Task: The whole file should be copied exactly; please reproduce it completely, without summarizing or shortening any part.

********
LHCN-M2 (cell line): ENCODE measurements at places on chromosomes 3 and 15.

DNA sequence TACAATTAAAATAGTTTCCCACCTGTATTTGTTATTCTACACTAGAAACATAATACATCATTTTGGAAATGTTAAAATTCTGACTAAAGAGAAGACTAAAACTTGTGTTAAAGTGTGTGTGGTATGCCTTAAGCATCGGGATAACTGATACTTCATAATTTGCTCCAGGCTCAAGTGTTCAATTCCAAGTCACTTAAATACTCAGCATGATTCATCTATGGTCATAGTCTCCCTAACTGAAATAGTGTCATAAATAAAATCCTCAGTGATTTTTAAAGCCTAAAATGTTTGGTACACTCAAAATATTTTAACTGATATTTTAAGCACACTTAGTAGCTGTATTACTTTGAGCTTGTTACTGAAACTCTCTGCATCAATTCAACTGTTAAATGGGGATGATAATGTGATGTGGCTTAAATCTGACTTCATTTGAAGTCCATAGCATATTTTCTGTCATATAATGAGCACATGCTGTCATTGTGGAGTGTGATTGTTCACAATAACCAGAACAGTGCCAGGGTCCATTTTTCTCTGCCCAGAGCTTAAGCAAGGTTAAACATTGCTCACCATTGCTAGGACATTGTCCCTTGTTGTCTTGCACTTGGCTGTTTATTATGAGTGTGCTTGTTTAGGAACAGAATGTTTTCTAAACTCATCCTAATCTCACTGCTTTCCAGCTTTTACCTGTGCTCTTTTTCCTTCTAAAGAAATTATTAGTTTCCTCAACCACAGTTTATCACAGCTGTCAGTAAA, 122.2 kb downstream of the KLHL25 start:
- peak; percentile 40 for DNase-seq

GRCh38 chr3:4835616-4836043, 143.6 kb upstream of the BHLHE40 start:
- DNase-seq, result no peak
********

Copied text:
LHCN-M2 (cell line): ENCODE measurements at places on chromosomes 3 and 15.

DNA sequence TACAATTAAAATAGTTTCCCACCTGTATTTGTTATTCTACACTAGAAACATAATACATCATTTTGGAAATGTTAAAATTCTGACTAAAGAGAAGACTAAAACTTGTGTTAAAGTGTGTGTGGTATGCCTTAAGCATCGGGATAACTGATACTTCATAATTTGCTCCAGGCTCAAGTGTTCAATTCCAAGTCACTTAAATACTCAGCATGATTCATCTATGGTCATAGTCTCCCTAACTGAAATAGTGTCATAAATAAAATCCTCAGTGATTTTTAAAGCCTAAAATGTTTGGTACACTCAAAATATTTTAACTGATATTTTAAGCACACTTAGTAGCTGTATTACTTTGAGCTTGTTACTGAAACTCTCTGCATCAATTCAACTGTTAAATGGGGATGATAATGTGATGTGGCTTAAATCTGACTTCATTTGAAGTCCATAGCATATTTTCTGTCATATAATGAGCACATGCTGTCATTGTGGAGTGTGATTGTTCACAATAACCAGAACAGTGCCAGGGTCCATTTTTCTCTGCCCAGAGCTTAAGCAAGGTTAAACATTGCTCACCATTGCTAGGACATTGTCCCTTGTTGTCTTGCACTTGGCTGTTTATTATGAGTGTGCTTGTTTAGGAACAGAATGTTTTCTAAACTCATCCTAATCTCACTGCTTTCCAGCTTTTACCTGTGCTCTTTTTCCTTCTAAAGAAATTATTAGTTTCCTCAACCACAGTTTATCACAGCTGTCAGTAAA, 122.2 kb downstream of the KLHL25 start:
- peak; percentile 40 for DNase-seq

GRCh38 chr3:4835616-4836043, 143.6 kb upstream of the BHLHE40 start:
- DNase-seq, result no peak